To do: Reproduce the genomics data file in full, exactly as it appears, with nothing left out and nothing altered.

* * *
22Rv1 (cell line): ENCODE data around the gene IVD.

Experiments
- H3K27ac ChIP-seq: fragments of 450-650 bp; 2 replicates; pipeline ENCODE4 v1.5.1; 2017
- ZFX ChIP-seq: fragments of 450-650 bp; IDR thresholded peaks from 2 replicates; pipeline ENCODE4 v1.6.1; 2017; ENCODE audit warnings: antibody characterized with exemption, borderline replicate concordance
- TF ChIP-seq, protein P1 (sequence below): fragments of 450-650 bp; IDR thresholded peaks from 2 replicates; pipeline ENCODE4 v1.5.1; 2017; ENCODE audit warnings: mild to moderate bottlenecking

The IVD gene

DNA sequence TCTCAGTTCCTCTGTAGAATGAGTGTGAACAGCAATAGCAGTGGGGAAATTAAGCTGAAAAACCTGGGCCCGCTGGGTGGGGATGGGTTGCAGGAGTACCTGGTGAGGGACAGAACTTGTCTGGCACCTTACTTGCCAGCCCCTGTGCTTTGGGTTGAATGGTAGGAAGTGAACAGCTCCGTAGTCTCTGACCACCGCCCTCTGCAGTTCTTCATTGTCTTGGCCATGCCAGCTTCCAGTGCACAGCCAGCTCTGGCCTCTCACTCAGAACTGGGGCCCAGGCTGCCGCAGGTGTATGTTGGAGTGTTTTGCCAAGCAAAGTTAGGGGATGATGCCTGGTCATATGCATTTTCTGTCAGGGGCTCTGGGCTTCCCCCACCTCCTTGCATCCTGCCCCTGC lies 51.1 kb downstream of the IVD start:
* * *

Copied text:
22Rv1 (cell line): ENCODE data around the gene IVD.

Experiments
- H3K27ac ChIP-seq: fragments of 450-650 bp; 2 replicates; pipeline ENCODE4 v1.5.1; 2017
- ZFX ChIP-seq: fragments of 450-650 bp; IDR thresholded peaks from 2 replicates; pipeline ENCODE4 v1.6.1; 2017; ENCODE audit warnings: antibody characterized with exemption, borderline replicate concordance
- TF ChIP-seq, protein P1 (sequence below): fragments of 450-650 bp; IDR thresholded peaks from 2 replicates; pipeline ENCODE4 v1.5.1; 2017; ENCODE audit warnings: mild to moderate bottlenecking

The IVD gene

DNA sequence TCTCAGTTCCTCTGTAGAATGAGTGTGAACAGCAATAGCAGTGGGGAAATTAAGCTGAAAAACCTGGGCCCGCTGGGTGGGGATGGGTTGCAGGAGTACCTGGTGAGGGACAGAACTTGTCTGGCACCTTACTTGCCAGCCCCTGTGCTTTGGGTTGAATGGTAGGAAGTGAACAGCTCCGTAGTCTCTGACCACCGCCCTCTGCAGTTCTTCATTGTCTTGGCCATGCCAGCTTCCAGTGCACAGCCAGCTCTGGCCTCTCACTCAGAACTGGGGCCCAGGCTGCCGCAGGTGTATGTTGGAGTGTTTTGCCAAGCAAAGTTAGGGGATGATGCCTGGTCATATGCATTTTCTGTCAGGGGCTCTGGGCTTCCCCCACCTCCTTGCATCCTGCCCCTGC lies 51.1 kb downstream of the IVD start: